Translated books round-up: Dazzling debuts, auto-fiction and more

Reviews: The Faces, Ordesa, Slash and Burn, God 99, Night As It Falls, Kokoschka’s Doll

Hassan Blasim’s debut novel is called God 99.

Hassan Blasim’s debut novel is called God 99.

In the depths of grey winter, the latest fiction in translation provides a vivid streak of colour. Global voices, some translated into English for the first time – in this month’s round-up chosen from writers originating from as far apart as Denmark, Iraq, Portugal, Salvador, Spain and France – show that even if our individual existences have shrunk to one town and one street, there is still much out in the world to savour and reflect upon.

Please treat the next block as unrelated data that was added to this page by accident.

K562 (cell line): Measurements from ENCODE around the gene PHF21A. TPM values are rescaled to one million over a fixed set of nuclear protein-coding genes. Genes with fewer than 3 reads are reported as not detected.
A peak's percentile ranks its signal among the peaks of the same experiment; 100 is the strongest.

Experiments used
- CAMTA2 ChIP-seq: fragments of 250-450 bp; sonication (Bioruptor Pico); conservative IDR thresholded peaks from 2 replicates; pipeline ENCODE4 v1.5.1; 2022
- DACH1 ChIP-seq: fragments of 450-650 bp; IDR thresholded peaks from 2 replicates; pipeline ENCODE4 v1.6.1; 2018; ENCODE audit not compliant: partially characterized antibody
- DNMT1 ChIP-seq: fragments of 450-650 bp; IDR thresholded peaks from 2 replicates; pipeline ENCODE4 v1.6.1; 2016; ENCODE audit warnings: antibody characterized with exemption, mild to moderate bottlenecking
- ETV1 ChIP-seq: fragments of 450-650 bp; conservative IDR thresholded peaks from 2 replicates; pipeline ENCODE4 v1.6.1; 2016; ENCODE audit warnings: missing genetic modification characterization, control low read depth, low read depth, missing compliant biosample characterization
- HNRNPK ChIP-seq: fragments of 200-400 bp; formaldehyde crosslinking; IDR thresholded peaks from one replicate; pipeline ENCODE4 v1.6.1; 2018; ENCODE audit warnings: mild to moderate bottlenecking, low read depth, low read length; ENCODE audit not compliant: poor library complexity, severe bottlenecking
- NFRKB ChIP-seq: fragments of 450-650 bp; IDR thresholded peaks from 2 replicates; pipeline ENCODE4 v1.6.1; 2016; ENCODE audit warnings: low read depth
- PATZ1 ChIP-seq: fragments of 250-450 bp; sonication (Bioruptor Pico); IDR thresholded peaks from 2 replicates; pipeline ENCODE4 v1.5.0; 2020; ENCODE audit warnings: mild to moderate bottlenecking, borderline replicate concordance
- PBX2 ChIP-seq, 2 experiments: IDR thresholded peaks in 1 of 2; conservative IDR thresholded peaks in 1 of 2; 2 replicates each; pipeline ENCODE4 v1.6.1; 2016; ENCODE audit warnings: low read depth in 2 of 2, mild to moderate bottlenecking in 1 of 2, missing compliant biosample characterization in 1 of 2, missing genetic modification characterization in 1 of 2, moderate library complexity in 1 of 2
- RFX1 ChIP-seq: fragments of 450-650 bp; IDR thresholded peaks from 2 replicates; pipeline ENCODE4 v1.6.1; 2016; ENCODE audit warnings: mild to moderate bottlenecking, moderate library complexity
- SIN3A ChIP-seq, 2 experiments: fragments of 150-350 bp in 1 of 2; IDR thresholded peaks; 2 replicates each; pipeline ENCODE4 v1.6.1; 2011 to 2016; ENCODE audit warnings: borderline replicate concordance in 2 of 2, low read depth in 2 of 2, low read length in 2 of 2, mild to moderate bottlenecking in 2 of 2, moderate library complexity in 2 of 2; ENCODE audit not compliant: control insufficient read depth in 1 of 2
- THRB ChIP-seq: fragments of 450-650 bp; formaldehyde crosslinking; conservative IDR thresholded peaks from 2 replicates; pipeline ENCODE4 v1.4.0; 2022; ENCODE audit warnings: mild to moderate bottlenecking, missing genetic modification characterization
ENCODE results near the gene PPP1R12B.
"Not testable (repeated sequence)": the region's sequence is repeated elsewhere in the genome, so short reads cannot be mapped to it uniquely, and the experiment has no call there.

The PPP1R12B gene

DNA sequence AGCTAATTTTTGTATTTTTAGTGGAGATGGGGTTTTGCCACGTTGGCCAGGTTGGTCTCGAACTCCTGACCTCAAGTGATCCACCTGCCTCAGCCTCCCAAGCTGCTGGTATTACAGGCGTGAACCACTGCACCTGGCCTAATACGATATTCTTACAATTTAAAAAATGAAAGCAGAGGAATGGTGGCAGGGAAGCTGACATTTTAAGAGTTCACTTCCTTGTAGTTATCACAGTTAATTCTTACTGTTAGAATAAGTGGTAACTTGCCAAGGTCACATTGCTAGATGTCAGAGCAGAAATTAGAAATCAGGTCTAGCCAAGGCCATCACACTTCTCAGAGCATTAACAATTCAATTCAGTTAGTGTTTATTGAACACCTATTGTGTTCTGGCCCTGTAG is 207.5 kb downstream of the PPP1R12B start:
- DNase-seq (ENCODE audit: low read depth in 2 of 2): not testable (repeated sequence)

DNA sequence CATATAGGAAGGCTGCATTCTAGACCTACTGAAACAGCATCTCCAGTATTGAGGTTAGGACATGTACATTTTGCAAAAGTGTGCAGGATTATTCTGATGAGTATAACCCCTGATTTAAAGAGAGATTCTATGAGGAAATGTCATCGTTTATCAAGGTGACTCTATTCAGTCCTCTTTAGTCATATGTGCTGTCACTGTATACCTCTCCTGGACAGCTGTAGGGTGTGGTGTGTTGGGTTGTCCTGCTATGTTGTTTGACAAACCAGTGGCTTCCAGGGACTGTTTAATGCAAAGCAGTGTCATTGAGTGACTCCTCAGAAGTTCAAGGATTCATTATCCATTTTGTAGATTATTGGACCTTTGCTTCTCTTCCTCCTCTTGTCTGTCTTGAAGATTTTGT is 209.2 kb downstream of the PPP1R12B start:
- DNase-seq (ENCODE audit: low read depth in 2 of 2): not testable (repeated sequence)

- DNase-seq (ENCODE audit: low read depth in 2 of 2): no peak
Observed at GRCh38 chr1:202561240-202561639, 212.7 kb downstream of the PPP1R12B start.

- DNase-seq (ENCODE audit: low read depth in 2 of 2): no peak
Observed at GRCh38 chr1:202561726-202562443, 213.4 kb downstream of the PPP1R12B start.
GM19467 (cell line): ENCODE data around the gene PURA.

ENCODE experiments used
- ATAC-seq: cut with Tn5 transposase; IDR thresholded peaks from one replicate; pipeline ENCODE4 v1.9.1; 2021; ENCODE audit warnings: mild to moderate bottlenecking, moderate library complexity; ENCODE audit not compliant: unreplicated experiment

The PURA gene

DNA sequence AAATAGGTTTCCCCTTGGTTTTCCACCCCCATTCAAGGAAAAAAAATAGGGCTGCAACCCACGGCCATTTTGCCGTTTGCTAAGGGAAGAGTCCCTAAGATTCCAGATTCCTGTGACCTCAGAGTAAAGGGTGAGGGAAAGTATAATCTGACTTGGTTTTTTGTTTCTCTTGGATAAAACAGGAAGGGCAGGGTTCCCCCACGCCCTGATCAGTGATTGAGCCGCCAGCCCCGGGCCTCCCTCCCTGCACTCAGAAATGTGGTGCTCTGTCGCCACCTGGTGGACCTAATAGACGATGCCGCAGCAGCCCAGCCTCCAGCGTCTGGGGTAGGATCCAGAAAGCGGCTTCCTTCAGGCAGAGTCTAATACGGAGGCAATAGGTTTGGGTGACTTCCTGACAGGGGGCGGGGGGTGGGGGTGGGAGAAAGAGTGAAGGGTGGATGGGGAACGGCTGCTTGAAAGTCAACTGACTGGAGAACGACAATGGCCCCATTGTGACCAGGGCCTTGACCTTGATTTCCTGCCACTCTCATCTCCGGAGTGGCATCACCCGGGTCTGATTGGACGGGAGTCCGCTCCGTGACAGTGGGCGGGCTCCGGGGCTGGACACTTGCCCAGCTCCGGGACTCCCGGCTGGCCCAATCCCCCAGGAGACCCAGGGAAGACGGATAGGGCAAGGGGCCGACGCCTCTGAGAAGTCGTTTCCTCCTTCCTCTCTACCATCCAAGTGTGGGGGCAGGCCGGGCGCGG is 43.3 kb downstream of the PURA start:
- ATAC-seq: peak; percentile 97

The epic three-part auto-fiction Childhood, Youth, Dependency by Tove Ditlevsen (1917-1976), now published in one volume by Penguin Classics as The Copenhagen Trilogy, caused a sensation on its 2019 complete publication in translation (by Tiina Nunnally and Michael Favala Goldman) for its frank and often brutal trajectory of the life of a Danish woman who is also, by the final volume, a drug addict.

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